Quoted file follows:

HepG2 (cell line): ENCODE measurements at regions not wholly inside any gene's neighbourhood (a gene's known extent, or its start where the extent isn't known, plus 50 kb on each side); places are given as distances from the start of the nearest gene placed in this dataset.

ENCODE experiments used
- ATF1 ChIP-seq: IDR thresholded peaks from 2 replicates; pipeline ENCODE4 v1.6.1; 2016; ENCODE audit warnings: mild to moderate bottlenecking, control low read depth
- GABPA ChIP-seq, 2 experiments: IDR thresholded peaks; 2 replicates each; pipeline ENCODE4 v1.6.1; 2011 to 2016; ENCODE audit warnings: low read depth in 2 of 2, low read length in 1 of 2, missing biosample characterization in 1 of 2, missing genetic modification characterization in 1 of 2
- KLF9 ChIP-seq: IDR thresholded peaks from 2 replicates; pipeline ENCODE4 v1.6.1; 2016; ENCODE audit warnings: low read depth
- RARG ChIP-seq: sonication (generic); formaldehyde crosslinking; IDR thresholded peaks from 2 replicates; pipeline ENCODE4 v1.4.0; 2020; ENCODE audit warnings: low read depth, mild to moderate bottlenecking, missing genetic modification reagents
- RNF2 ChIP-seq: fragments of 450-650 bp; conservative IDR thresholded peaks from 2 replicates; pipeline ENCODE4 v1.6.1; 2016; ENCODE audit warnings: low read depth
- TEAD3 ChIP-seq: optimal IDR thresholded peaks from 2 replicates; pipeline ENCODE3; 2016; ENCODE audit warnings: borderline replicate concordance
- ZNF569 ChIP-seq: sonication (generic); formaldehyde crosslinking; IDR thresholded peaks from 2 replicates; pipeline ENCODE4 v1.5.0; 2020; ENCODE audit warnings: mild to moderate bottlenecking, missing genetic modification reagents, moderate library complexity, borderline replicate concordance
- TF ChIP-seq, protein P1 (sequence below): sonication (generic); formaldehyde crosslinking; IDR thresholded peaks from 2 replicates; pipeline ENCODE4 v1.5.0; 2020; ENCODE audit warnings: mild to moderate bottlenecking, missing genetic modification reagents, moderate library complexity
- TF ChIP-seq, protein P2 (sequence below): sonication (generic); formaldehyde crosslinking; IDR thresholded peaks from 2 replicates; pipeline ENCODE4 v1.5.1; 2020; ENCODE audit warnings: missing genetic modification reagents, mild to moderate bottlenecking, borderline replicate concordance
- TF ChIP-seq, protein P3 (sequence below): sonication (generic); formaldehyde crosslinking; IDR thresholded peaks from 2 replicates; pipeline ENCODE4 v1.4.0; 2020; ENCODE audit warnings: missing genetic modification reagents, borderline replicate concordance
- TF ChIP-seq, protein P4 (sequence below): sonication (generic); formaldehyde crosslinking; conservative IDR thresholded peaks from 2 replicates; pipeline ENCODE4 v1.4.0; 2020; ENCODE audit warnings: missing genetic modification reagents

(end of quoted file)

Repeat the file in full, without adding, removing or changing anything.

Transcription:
HepG2 (cell line): ENCODE measurements at regions not wholly inside any gene's neighbourhood (a gene's known extent, or its start where the extent isn't known, plus 50 kb on each side); places are given as distances from the start of the nearest gene placed in this dataset.

ENCODE experiments used
- ATF1 ChIP-seq: IDR thresholded peaks from 2 replicates; pipeline ENCODE4 v1.6.1; 2016; ENCODE audit warnings: mild to moderate bottlenecking, control low read depth
- GABPA ChIP-seq, 2 experiments: IDR thresholded peaks; 2 replicates each; pipeline ENCODE4 v1.6.1; 2011 to 2016; ENCODE audit warnings: low read depth in 2 of 2, low read length in 1 of 2, missing biosample characterization in 1 of 2, missing genetic modification characterization in 1 of 2
- KLF9 ChIP-seq: IDR thresholded peaks from 2 replicates; pipeline ENCODE4 v1.6.1; 2016; ENCODE audit warnings: low read depth
- RARG ChIP-seq: sonication (generic); formaldehyde crosslinking; IDR thresholded peaks from 2 replicates; pipeline ENCODE4 v1.4.0; 2020; ENCODE audit warnings: low read depth, mild to moderate bottlenecking, missing genetic modification reagents
- RNF2 ChIP-seq: fragments of 450-650 bp; conservative IDR thresholded peaks from 2 replicates; pipeline ENCODE4 v1.6.1; 2016; ENCODE audit warnings: low read depth
- TEAD3 ChIP-seq: optimal IDR thresholded peaks from 2 replicates; pipeline ENCODE3; 2016; ENCODE audit warnings: borderline replicate concordance
- ZNF569 ChIP-seq: sonication (generic); formaldehyde crosslinking; IDR thresholded peaks from 2 replicates; pipeline ENCODE4 v1.5.0; 2020; ENCODE audit warnings: mild to moderate bottlenecking, missing genetic modification reagents, moderate library complexity, borderline replicate concordance
- TF ChIP-seq, protein P1 (sequence below): sonication (generic); formaldehyde crosslinking; IDR thresholded peaks from 2 replicates; pipeline ENCODE4 v1.5.0; 2020; ENCODE audit warnings: mild to moderate bottlenecking, missing genetic modification reagents, moderate library complexity
- TF ChIP-seq, protein P2 (sequence below): sonication (generic); formaldehyde crosslinking; IDR thresholded peaks from 2 replicates; pipeline ENCODE4 v1.5.1; 2020; ENCODE audit warnings: missing genetic modification reagents, mild to moderate bottlenecking, borderline replicate concordance
- TF ChIP-seq, protein P3 (sequence below): sonication (generic); formaldehyde crosslinking; IDR thresholded peaks from 2 replicates; pipeline ENCODE4 v1.4.0; 2020; ENCODE audit warnings: missing genetic modification reagents, borderline replicate concordance
- TF ChIP-seq, protein P4 (sequence below): sonication (generic); formaldehyde crosslinking; conservative IDR thresholded peaks from 2 replicates; pipeline ENCODE4 v1.4.0; 2020; ENCODE audit warnings: missing genetic modification reagents